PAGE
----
The low number of juvenile salmon (called smolts) leaving the River Frome in Dorset for their feeding grounds in the North Atlantic in the spring of 2017 (called the smolt run) quantified by the Game and Wildlife Conservation Trust in collaboration with Cefas and the Environment Agency is likely to result in a decline in the numbers of adult salmon returning to our rivers in the next few years. This work forms part of a project called SAMARCH part funded by the EU’s Interreg Channel Programme.
In fact, the estimated numbers of smolts leaving the River Frome in spring 2017, 4,381 ±670 was the worst on record and less than half of 10-year average (9,689) and 2,000 fewer than the second worst year on record (2012; see Figure 1).
Dr Rasmus Lauridsen, Head of Fisheries Research for the Trust, said: “The number of young salmon leaving our rivers has a direct effect on the number of adults returning to spawn and, with adult numbers already at an all-time low, this is worrying data for an iconic and economically important species.”
Figure 1: Estimate of number of salmon smolts
emigrating from the River Frome with 95% confidence intervals
Juvenile salmon (also known as “parr”) grow fast in southern English chalk streams and >95% smoltify and leave the River Frome at one year old. On rivers, in the rest of the UK, most salmon smolt leave for the sea at 2-3 years old. The poor 2017 smolt run on River Frome was, therefore, a result of recruitment from the adult fish that spawned in the winter of 2015/16.
Low numbers of young salmon were already apparent during our annual parr tagging campaign in late summer of 2016, for which the catchment population was estimated to be 35,151, which is substantially fewer than the 10-year average (91,353).
Poor recruitment of salmon from the 2015/16 spawning season has been observed in many rivers across England and Wales. See, for example, this press release from Natural Resources Wales. This suggests that it was a national, rather than a local, phenomenon.
In 2015, we recorded 822 adults entering the River Frome for the 2015/16 spawning season, which was slightly more than the 10-year average 746 (see Figure 2). This suggests that the problem affecting recruitment must have occurred sometime between spawning in the winter of 2015/2016 and the late summer of 2016 rather than fewer than normal spawning fish.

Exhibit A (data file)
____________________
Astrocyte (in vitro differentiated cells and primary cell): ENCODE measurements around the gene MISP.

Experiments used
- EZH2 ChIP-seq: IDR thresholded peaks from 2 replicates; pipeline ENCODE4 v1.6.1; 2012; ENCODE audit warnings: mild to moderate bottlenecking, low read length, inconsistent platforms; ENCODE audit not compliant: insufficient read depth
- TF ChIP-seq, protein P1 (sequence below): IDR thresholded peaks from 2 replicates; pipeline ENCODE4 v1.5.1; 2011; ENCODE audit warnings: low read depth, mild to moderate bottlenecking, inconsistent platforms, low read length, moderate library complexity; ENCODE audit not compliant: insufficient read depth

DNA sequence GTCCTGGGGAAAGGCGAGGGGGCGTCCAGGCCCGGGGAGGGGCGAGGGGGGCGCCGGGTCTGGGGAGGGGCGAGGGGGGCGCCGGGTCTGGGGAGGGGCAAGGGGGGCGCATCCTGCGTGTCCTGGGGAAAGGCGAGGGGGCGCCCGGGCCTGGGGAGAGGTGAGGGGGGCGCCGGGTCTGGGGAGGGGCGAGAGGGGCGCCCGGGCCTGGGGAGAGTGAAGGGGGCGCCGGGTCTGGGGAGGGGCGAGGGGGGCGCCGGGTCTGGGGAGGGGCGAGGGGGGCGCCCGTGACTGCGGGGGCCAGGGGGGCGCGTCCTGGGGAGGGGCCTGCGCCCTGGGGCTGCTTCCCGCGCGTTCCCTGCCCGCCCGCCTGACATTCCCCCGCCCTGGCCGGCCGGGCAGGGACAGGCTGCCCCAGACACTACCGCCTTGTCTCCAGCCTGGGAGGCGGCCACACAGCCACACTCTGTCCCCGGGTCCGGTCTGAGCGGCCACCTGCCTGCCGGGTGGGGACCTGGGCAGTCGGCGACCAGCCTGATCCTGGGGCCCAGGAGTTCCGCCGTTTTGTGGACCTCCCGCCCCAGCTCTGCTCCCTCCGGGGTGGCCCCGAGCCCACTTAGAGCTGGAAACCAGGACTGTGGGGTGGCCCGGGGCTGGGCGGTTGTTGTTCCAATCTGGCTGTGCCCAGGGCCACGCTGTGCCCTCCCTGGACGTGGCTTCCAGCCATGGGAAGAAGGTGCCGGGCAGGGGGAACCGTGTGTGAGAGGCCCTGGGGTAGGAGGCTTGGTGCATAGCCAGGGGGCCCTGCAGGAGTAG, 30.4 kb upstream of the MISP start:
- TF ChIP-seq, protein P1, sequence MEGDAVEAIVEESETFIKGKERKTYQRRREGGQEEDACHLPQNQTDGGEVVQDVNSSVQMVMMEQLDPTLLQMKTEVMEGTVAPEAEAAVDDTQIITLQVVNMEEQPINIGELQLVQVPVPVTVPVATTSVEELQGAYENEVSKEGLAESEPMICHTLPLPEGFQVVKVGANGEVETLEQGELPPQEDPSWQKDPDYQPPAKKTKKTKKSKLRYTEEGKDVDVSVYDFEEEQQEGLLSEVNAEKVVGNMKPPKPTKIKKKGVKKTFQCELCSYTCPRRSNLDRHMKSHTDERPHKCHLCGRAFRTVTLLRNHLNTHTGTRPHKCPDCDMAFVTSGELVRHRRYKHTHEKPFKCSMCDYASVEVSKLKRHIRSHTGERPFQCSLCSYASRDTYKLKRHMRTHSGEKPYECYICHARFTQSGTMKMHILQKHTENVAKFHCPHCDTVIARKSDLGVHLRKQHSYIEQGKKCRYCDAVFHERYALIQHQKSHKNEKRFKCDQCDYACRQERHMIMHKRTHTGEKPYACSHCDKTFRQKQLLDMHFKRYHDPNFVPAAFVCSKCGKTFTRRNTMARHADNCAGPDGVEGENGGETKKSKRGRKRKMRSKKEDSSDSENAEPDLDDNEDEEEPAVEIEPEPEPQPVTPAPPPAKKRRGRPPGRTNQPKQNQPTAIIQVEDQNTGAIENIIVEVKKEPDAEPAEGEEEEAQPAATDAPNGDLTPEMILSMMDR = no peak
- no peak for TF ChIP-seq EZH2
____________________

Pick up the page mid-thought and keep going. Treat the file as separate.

Figure 2 Number of adult salmon recorded returning to the River Frome
Why are the numbers so low?
We noted that the weather was particularly warm during the early part of the winter of 2015/16, i.e., when the adult salmon were laying their eggs in the river. The high air temperature was reflected in high River Frome water temperatures: the average water temperature for December 2015 was 11.2°C, which is the warmest December temperature recorded this millennium, 3.3°C warmer than the average December temperature and 2.0°C warmer than the second warmest in this millennium.
We speculate that the high water temperature during spawning and early egg incubation had a negative impact on egg survival and subsequent parr recruitment as this has previously been observed in temperature controlled experiments.
Although we cannot exclude other factors, we believe the floods affecting parts of the UK during the winter of 2015/16 are unlikely to have caused “egg washout” in a low energy system, such as the River Frome.
River Frome acting as an early warning system
As a result of the small 2017 smolt run, we are expecting fewer adults to return to River Frome in 2018 and 2019, i.e., salmon that spent 1 and 2 years at sea, respectively. Furthermore, we would expect fewer than average adult returns in other affected rivers throughout the UK, albeit that the effects might be seen in later years depending on the age that their smolts go to sea.
Thanks to the unique data collected by the GWCT, Cefas and the Environment Agency, we can view the River Frome as an early warning system that affords us an opportunity to take action before the horse has bolted.
In contrast to the 2017 smolt run, the lowest number of spawners recorded entering the River Frome since 1973 were observed in 2013 and 2014. Yet, these low numbers of spawners resulted in larger numbers of smolt than estimated in 2017 (see Figure 1).
In recent years, there has been considerable focus on understanding factors affecting the marine survival of salmon, which is the focus of the SAMARCH project 2, and while their marine survival appears to be low, the poor recruitment from the 2015/16 spawning season is a stark reminder that we must not forget the importance of the freshwater stage the salmon lifecycle and it’s potential to affect stocks in subsequent years.
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